The Weekend Leader - Non hormonal methods of contraception

Non hormonal methods of contraception

Neema Sharma   |  New Delhi



Family planning is an important aspect of everyone's life. Therefore, it is necessary to choose the most effective and convenient contraceptive. Hormonal contraceptives protect 98 per cent of unwanted pregnancies, and they are convenient to use. But they influence a woman's hormone levels. They may also give rise to side effects such as headaches, nausea, sore breasts and vaginal yeast infections, mood swings, and reduced women's sexual desire.

Furthermore, it can cause breakthrough bleeding between periods. They also don't offer any protection against sexually transmitted diseases. There could be a risk of thrombosis, which means the risk of blood clots formation. The risk of developing the same is higher in women who smoke, are overweight, who have a risk of vascular diseases or women above the age of 40. Furthermore, they are not recommended for women who have clotting tendencies, heart diseases, and cancers.

Condoms are the most widely used non-hormonal contraception method. Both males and females can use condoms as they come for both genders.

Male or female condoms are a basic barrier method of contraception. The concept of using condoms is to prevent sperm from entering the uterus and further prevent the fertilization of eggs leading to an unplanned pregnancy. Condoms are meant for a single-use and are easily available in the market and online. While the male condom is used more as a contraceptive method for couples, the male condom is used to cover a man's erect penis while the female condom is inserted vagina. While latex is the most commonly used material for condoms, if one is allergic to it they can opt to use one made of lambskin.

There are many misconceptions and myths attached to the use of condoms. The majority of people are hesitant to use and discuss the utility of condoms. Moreover, awareness around female condoms is less. Condoms are very useful and easy to use. However, we need to talk more about it to raise awareness. The female condom, also known as an internal condom is used inside the vagina so that it prevents the semen from getting into the womb. It is as effective as a male condom when used correctly.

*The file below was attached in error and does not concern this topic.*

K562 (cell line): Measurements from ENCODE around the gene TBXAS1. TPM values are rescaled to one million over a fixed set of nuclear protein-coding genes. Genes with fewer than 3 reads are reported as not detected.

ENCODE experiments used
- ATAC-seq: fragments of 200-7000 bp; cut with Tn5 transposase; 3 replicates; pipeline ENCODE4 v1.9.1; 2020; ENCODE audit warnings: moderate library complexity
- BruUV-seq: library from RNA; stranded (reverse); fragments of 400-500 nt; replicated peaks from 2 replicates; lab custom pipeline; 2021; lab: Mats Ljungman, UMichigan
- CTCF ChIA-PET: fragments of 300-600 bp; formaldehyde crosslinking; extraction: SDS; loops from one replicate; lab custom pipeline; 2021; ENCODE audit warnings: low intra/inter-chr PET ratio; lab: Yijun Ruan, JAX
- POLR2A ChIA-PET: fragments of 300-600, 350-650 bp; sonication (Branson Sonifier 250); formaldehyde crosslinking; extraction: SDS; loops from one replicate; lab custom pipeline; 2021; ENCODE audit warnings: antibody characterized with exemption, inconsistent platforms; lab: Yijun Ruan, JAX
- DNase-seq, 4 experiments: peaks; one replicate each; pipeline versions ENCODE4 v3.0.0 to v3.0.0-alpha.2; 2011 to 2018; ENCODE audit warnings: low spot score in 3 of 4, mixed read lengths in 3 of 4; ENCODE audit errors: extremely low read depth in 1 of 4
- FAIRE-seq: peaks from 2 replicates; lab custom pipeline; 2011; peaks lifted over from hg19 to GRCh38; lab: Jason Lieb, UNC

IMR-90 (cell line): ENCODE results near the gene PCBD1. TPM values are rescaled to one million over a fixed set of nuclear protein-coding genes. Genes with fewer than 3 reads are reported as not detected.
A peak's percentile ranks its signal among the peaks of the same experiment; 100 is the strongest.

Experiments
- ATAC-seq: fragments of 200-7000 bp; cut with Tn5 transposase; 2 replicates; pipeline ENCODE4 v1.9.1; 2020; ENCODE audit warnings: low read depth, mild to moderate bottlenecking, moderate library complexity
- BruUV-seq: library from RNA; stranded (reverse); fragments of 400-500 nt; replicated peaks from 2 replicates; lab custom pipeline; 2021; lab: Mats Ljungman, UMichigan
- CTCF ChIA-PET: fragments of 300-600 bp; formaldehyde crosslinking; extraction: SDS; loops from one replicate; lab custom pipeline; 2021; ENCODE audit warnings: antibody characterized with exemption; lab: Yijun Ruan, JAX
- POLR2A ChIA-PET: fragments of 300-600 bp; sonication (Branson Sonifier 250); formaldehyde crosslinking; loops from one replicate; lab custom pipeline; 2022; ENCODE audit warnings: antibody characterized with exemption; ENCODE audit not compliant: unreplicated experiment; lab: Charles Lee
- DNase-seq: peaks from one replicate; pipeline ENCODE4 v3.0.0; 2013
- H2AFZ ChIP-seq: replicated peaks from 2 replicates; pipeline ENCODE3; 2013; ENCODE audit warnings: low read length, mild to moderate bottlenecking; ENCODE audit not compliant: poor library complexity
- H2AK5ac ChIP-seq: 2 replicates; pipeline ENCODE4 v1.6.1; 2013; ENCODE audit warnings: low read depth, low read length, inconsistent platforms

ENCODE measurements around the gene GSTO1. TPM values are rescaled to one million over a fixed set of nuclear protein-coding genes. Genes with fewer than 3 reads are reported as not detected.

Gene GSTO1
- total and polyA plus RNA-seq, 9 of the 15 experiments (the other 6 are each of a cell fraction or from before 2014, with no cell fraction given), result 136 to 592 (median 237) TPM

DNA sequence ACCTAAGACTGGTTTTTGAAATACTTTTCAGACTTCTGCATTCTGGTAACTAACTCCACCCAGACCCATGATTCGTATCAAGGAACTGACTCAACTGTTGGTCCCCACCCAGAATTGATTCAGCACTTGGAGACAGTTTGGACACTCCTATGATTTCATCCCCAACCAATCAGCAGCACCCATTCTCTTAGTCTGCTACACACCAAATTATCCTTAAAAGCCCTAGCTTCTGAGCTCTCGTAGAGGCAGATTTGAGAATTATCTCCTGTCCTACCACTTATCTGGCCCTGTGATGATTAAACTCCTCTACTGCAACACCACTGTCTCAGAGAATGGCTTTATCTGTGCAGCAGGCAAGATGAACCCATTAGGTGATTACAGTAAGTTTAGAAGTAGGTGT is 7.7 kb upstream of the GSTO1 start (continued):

The advantages of using the condom are:

* It protects against unplanned pregnancy

* It protects both males and females from sexually transmitted diseases

* There are limited or no serious side effects

* Female condoms can be used for anal sex as well

* The external ring is designed in a way to enhance the pleasure

* Even if the partner loses their erection the condom stays in place

* Female condom can be easily inserted few hours before intercourse

* It gives females the choice and they don't have to rely on their partners

* The material used to make a female condom is a soft plastic that doesn't irritate sensitive skin

Some disadvantages of using a condom are as follows. While they are not harmful, knowing about them will help in better use:

* Like any other method, in a condom, there is no guarantee of durability

* It may slip into the vagina during intercourse

* Female condom is less commonly available and therefore is more expensive

* There may be loud noise during the intercourse due to the internal condom


* Don't use a male condom with a female condom, as this can cause tearing

* Don't reuse a female condom